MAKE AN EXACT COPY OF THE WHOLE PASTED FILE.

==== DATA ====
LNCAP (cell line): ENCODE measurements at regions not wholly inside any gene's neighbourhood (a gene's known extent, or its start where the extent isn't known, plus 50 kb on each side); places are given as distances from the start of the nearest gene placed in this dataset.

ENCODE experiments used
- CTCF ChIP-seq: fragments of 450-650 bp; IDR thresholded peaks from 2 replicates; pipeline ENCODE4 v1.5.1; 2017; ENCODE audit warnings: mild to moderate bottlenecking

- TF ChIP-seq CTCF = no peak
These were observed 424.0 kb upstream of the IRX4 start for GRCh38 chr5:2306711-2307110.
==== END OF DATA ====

LNCAP (cell line): ENCODE measurements at regions not wholly inside any gene's neighbourhood (a gene's known extent, or its start where the extent isn't known, plus 50 kb on each side); places are given as distances from the start of the nearest gene placed in this dataset.

ENCODE experiments used
- CTCF ChIP-seq: fragments of 450-650 bp; IDR thresholded peaks from 2 replicates; pipeline ENCODE4 v1.5.1; 2017; ENCODE audit warnings: mild to moderate bottlenecking

- TF ChIP-seq CTCF = no peak
These were observed 424.0 kb upstream of the IRX4 start for GRCh38 chr5:2306711-2307110.